Those Little Sparkly LightsI was on a solo 6-week kayak trip paddling the circumference of Lake Ontario a few years back to celebrate my 50th birthday. I'd been paddling about 2 weeks when my boyfriend drove to meet me and put in for 2 days of paddling with me. Never mind how he got his boat back to his car, that's another whole story for another day. He headed back about mid-afternoon on Sunday and I felt really anxious to get some miles on. We had spent more time reacquainting than putting on any great distance.
I ended up paddling into the dark, unintentionally. When I had gotten a good 15 miles on I couldn't find a place to land, it was all cliffs! The wind had built up behind me out of the southeast, pushing me hard toward land but there were no beaches anywhere in sight. I kept going but was getting exhausted. It was also a dark night with cloud cover. My nighttime vision served me well so I avoided getting out the headlamp.
In the faintest dim, I saw a dip in the silhouette of the shore and decided it must be a stream. That would mean a delta and some sort of suitable landing beach. Closing in on the shore, one final large wave picked me up and dumped me on the cobbled beach. I put on the headlamp to look around for a level spot for the tent. Suddenly, thousands of little sparkly lights caught my eye. Everywhere I swung the light beam, there they were, those little sparkly lights. How sweet, I thought in my fatigue, it's just like a cold winter night with fresh snow! I felt so at home (I'm a dyed-in-the-wool cross country ski aficionado).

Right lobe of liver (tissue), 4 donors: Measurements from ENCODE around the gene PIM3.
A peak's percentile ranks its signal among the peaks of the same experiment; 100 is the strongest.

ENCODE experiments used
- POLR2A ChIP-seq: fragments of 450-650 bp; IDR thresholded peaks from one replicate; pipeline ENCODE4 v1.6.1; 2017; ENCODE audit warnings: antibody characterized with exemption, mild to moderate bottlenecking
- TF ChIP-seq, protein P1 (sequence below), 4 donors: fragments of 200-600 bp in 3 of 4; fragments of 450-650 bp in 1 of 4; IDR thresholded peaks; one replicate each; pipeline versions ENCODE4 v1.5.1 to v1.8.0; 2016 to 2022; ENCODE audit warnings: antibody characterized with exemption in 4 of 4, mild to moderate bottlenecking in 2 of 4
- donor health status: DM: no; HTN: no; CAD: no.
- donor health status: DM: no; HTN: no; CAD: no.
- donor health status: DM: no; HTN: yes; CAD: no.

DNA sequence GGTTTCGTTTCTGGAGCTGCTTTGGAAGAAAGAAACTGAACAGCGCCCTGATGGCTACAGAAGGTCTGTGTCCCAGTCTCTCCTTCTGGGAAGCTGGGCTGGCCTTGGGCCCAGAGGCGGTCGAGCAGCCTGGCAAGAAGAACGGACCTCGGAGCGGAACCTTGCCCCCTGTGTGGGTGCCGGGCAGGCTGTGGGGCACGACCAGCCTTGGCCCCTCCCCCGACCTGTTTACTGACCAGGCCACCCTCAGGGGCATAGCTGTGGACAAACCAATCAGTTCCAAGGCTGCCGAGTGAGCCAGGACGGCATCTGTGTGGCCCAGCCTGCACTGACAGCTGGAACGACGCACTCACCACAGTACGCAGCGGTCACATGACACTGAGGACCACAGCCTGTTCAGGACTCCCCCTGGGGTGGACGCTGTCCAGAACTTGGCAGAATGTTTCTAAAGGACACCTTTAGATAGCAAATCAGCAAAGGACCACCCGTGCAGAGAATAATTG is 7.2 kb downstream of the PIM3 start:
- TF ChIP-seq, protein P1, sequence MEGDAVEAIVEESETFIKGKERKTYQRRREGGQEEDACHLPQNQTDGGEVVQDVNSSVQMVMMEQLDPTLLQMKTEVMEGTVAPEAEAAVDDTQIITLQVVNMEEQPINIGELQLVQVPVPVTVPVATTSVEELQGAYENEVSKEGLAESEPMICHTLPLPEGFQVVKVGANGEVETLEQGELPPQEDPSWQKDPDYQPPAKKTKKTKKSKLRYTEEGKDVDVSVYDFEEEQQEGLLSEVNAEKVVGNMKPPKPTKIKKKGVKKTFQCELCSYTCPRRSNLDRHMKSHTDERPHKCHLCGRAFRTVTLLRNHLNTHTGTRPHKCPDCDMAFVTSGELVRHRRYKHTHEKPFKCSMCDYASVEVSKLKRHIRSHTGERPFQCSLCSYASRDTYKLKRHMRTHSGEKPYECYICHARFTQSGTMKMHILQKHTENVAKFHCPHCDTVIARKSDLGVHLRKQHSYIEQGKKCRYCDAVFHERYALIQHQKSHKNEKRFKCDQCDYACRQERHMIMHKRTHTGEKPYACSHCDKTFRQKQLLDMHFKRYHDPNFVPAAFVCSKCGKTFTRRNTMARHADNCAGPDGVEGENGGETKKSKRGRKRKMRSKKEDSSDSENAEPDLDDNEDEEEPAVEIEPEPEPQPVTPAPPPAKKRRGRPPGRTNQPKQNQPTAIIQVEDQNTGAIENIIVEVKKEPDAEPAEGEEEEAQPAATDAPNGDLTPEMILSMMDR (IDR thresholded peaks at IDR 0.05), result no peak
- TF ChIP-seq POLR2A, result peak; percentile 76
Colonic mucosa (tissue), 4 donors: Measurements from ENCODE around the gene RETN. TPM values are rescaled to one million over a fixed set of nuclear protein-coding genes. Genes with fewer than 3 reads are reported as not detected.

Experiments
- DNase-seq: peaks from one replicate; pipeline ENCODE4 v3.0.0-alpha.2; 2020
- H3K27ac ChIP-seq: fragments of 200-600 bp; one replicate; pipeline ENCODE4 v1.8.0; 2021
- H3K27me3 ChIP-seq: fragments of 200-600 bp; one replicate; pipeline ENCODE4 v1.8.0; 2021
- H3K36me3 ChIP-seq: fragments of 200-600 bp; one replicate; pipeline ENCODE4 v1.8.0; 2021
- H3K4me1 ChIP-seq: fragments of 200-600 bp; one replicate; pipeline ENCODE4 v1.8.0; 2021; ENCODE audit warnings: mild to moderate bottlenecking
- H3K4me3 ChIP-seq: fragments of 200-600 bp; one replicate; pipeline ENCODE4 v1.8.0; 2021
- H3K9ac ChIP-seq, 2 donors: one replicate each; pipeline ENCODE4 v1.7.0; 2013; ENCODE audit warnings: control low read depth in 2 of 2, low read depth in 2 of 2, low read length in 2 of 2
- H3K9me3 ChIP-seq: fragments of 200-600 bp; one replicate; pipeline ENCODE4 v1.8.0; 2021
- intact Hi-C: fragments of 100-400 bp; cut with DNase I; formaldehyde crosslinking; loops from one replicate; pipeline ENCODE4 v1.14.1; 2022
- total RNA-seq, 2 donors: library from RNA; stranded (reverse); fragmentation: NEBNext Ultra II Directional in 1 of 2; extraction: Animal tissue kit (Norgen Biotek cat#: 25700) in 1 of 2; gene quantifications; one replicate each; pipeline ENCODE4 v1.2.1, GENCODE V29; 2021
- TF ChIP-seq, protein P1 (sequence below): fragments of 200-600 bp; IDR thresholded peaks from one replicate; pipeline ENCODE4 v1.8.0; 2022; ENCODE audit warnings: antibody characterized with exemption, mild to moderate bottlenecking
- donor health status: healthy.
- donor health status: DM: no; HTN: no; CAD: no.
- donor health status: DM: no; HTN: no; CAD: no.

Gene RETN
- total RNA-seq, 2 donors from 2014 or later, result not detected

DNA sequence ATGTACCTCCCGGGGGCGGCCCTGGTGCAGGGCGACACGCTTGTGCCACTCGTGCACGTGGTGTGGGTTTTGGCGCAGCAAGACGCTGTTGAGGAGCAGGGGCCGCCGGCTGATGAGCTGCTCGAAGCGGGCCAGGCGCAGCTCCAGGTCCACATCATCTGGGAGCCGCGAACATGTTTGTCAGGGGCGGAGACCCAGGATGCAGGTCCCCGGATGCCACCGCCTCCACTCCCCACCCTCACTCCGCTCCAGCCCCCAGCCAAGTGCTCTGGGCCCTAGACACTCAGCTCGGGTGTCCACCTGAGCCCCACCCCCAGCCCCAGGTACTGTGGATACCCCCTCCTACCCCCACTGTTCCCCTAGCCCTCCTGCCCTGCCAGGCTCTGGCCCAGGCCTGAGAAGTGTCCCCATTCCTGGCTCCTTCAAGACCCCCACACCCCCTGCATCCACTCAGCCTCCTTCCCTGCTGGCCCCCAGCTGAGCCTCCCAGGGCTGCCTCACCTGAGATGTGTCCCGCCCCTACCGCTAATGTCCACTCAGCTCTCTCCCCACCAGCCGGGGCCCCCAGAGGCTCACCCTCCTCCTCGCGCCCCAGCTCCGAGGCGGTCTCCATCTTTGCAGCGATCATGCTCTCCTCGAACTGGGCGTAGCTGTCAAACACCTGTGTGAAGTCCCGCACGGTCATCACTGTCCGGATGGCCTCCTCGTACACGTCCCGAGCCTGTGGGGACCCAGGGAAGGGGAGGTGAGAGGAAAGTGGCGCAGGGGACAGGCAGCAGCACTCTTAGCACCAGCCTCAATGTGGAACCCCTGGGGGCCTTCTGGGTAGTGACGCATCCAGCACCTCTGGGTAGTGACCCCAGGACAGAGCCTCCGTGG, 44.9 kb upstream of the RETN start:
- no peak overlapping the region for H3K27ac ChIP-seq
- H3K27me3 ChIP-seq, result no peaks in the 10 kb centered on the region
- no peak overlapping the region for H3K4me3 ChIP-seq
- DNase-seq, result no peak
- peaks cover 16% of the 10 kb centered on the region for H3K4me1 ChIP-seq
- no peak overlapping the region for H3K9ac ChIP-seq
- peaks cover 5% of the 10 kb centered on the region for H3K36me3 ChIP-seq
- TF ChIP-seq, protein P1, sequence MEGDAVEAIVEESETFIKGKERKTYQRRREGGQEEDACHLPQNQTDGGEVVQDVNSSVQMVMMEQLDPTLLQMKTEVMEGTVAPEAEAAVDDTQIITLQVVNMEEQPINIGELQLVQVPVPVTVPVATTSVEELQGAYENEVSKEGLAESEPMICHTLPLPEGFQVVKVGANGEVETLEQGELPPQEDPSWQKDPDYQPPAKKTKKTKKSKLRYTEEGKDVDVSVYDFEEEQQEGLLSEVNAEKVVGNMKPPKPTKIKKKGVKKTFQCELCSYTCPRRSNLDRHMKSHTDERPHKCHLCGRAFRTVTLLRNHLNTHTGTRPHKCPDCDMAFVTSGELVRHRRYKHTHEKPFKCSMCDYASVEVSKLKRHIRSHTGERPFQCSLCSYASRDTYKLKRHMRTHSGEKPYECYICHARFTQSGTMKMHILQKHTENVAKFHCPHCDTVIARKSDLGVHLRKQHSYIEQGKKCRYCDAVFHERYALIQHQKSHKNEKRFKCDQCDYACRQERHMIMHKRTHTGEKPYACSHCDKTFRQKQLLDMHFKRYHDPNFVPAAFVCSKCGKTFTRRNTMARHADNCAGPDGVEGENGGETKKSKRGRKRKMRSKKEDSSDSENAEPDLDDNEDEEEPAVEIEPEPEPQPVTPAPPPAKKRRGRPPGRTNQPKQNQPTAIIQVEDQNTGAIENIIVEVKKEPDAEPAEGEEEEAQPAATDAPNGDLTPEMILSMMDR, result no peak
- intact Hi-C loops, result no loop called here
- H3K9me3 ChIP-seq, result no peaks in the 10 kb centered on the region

Almost immediately I thought better of it and got down real close to the ground. Spiders! Billions of them as far as the eye could see! Okay, now I was truly spooked. I mean, dark, windy night, waves crashing and sending up huge stacks against the cliffs, no one on the lake at all, creepy power station a mile back, and me and a billion spiders. I grabbed up my tent and sleeping bag and pad, ran around in repeated circles yelling very loud profanities cursing the spiders, stomping the ground to really scare them away, threw the tent down, whipped up the stays and dove into it. Then I sat there for a minute, heart still racing, checking every corner to see if there were any stowaways. Safe. None inside.
You know what occurred to me just then? They'd probably been with me every single night, but had I noticed? Nah! I don't shine a light when I leave the tent at night to mark my territory. I think they're the hide-under-the-rocks-until-nightfall kind of spider.
Did I get a good night's sleep that night? You bet. They were outside and I was in.
Submitted by: Louise Adie - Trumansburg, NY
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